Oleksandra Dalaya, left, and Jasmine Frederique were honored with the Vanguard...

Oleksandra Dalaya, left, and Jasmine Frederique were honored with the Vanguard Award, which celebrates students who overcome challenges in their lives while preparing for careers in "nontraditional" professions for their gender.

Credit: Tom Lambui

When Oleksandra Dalaya left Ukraine seven years ago, she didn't know a word of English. Now the Commack resident is pursuing a career in cybersecurity.

Jasmine Frederique survived a rollover car crash eight years ago. Today, the Coram woman owns her own video production company.

Both Dalaya, 37, and Frederique, 27, are scheduled to graduate on May 18 from Suffolk County Community College.

They are among eight students, including women and men, statewide that the Center for Women in Government and Civil Society at the University at Albany honored last month with a Vanguard Award. The awards celebrate students who overcome challenges in their lives while preparing for careers in "nontraditional" professions for their gender.

"They are women who not only care about their own success but the success of others," said Dina Refki, the center's executive director.

Videos highlighting the winners are available on the center's website to inspire others, she said, adding that winners don't receive any financial benefits such as cash or scholarships.

"They are not just exceptional students, but exceptional human beings," Refki added.

Jasmine Frederique

“I opened my eyes. I was hanging upside down," Frederique said Wednesday, recalling the night in 2015 when she crashed her car in Yaphank.

Exhausted after a 16-hour shift at a Montauk catering company, Frederique fell asleep at the wheel driving home and drove off the Long Island Expressway near Exit 66.

She said her car rolled over several times before she managed to crawl out a window and a passerby called for an ambulance. Frederique survived without a scratch.

She said she faces different kinds of challenges these days.

Frederique went into business for herself about six months ago, starting OTD Productions — short for Overcome The Doubts — after deciding that her gender was preventing her from getting jobs.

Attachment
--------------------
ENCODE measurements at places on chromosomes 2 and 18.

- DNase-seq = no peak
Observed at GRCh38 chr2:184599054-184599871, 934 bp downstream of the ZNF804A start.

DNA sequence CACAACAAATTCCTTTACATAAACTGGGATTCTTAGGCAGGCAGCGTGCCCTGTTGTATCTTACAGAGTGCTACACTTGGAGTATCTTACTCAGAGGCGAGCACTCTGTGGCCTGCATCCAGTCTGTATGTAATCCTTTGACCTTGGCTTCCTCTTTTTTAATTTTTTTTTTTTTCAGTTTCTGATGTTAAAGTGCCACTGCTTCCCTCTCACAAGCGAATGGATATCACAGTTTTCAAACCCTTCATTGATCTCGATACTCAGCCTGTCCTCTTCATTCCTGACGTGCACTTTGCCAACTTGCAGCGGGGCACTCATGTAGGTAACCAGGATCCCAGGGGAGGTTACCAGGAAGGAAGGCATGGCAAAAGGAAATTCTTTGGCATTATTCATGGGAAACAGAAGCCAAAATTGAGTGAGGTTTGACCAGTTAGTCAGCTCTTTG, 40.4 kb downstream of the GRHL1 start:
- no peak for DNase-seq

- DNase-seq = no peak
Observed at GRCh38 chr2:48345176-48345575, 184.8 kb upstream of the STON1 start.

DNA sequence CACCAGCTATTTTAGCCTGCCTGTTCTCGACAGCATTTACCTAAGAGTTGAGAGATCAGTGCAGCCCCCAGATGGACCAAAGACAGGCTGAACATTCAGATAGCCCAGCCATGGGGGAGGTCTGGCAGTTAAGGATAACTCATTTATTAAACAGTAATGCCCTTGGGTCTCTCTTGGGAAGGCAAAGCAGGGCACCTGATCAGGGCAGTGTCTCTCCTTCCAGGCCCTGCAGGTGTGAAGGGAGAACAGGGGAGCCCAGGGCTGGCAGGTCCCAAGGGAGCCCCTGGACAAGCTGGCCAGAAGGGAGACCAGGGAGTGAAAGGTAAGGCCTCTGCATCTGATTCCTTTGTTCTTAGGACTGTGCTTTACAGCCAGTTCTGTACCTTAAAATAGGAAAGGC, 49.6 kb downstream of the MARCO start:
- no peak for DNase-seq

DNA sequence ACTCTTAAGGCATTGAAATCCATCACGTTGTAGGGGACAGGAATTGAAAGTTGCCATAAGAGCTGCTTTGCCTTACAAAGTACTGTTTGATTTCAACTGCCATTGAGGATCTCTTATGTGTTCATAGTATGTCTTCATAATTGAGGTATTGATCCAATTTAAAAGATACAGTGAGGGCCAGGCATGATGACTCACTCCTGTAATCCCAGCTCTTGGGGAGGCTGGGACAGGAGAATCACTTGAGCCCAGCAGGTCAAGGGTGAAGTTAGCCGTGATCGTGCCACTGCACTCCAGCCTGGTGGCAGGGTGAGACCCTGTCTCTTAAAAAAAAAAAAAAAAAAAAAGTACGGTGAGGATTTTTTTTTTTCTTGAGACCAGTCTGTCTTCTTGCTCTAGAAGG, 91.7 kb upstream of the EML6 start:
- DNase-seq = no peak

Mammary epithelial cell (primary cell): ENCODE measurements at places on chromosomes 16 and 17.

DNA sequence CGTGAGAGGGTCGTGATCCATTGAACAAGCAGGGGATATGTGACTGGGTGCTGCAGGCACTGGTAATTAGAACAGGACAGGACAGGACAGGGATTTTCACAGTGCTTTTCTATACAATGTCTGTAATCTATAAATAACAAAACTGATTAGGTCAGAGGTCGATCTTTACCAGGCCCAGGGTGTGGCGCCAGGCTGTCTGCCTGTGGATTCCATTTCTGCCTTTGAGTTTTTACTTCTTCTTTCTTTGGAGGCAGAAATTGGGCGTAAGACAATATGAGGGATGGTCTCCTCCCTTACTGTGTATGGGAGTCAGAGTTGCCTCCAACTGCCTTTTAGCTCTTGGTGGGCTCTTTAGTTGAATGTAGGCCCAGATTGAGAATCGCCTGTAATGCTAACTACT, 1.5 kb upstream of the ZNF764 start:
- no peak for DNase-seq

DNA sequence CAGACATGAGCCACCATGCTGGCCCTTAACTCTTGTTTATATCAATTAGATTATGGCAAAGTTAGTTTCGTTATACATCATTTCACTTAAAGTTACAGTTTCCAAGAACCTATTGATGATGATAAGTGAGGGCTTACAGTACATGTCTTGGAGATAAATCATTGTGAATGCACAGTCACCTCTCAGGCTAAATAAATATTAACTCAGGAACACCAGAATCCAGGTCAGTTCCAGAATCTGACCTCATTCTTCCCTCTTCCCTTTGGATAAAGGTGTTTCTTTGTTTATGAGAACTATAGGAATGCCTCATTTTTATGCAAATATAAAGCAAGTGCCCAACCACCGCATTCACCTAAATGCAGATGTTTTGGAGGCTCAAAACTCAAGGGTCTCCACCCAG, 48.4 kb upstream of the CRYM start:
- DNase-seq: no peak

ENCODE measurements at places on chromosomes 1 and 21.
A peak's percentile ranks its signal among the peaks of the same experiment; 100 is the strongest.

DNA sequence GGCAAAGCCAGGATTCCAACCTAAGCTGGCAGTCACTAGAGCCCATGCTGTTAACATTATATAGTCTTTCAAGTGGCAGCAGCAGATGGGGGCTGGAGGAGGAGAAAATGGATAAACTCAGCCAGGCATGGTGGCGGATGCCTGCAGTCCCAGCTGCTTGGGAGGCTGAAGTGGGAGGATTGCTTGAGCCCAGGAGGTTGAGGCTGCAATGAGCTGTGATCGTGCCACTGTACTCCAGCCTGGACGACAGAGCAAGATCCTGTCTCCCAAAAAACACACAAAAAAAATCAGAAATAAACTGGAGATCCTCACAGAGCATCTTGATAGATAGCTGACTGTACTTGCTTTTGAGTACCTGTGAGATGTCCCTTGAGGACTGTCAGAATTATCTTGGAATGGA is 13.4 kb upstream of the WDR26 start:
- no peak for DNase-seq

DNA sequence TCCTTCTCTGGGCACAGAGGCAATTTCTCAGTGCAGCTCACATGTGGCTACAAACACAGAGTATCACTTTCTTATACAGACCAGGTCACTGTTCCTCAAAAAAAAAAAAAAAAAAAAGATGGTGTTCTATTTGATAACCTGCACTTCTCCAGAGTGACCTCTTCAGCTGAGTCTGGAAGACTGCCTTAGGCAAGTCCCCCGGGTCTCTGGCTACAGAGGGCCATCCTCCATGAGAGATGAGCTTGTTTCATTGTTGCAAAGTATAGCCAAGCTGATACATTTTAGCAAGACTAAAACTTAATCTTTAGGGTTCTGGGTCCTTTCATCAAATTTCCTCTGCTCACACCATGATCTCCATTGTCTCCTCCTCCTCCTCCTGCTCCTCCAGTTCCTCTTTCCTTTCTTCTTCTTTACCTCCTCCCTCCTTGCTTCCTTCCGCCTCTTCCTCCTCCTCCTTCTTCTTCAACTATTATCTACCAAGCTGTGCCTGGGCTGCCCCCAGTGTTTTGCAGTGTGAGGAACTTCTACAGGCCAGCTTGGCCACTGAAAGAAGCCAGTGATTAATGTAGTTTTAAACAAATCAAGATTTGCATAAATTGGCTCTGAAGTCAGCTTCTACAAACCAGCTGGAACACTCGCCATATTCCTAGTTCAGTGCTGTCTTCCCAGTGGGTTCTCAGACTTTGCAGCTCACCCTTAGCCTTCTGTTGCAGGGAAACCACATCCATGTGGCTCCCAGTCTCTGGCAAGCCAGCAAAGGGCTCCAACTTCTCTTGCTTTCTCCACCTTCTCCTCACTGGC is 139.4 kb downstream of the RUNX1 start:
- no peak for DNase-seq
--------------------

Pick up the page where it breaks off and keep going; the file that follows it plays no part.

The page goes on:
"They're expecting a 6-foot-tall, 200-pound dude," she said of prospective employers. "So I started my own company."

Frederique said she is interested in making documentaries and has worked in digital media and content creation.

“It's definitely challenging, especially as a woman," she said. "I am a person who likes to rise above anything in front of me.”

Oleksandra Dalaya

Dalaya became interested in cybersecurity two years ago when she saw a newspaper story about a Wading River woman who studied the subject while raising her children.

That sounded familiar to Dalaya, who has a 5-year-old son, Daniel, with her husband, Raju. 

She said winning the award has made a difference, with the Vanguard prize on her resume getting attention as she looks for a job.

Susan Frank, Dalaya's cybersecurity professor, said she helped expand the cybersecurity club at the college's Selden campus from three members to 15 after the group's hiatus during the coronavirus pandemic.

Dalaya continued her studies this past year while worrying about family in her native country. Her parents and sister are still there.

"My sister says every day she is scared," added Dalaya, who described sometimes feeling guilty for being safe while her family lives through a war.

"This year, this was tough," she said.

More about Vanguard Awards:

Qualifications: Students must be enrolled in a career-oriented or technical program that is nontraditional for their gender in a New York state college or university

Nominations: Must come from faculty or staff from the program in which a student is enrolled

Writing requirement: Finalists must submit essays discussing their interest in nontraditional occupations 

Winners: Eight winners are selected annually

More information: netprogram.org/vanguard-awards.html

Source: University at Albany

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